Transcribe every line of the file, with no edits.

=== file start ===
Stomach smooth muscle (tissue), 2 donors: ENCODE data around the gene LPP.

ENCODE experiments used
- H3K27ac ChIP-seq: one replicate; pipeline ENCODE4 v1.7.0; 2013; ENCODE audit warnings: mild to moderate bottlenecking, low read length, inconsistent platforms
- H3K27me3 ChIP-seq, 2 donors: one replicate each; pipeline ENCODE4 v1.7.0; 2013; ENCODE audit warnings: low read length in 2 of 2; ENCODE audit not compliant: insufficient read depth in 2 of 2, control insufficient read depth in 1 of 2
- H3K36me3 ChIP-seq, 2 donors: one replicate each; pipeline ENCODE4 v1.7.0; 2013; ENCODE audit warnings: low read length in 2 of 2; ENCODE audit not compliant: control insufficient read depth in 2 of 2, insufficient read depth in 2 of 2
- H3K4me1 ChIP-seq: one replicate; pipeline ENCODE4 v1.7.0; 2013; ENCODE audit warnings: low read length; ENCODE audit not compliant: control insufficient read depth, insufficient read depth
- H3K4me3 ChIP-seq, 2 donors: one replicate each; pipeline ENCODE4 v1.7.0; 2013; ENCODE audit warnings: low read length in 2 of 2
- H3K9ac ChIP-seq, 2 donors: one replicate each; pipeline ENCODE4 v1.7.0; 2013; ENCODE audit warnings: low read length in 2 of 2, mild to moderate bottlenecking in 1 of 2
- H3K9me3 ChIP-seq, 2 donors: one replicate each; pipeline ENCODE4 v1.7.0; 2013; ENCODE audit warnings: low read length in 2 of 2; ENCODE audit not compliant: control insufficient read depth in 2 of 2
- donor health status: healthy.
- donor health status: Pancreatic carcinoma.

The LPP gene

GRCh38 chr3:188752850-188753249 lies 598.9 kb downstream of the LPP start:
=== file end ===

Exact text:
Stomach smooth muscle (tissue), 2 donors: ENCODE data around the gene LPP.

ENCODE experiments used
- H3K27ac ChIP-seq: one replicate; pipeline ENCODE4 v1.7.0; 2013; ENCODE audit warnings: mild to moderate bottlenecking, low read length, inconsistent platforms
- H3K27me3 ChIP-seq, 2 donors: one replicate each; pipeline ENCODE4 v1.7.0; 2013; ENCODE audit warnings: low read length in 2 of 2; ENCODE audit not compliant: insufficient read depth in 2 of 2, control insufficient read depth in 1 of 2
- H3K36me3 ChIP-seq, 2 donors: one replicate each; pipeline ENCODE4 v1.7.0; 2013; ENCODE audit warnings: low read length in 2 of 2; ENCODE audit not compliant: control insufficient read depth in 2 of 2, insufficient read depth in 2 of 2
- H3K4me1 ChIP-seq: one replicate; pipeline ENCODE4 v1.7.0; 2013; ENCODE audit warnings: low read length; ENCODE audit not compliant: control insufficient read depth, insufficient read depth
- H3K4me3 ChIP-seq, 2 donors: one replicate each; pipeline ENCODE4 v1.7.0; 2013; ENCODE audit warnings: low read length in 2 of 2
- H3K9ac ChIP-seq, 2 donors: one replicate each; pipeline ENCODE4 v1.7.0; 2013; ENCODE audit warnings: low read length in 2 of 2, mild to moderate bottlenecking in 1 of 2
- H3K9me3 ChIP-seq, 2 donors: one replicate each; pipeline ENCODE4 v1.7.0; 2013; ENCODE audit warnings: low read length in 2 of 2; ENCODE audit not compliant: control insufficient read depth in 2 of 2
- donor health status: healthy.
- donor health status: Pancreatic carcinoma.

The LPP gene

GRCh38 chr3:188752850-188753249 lies 598.9 kb downstream of the LPP start: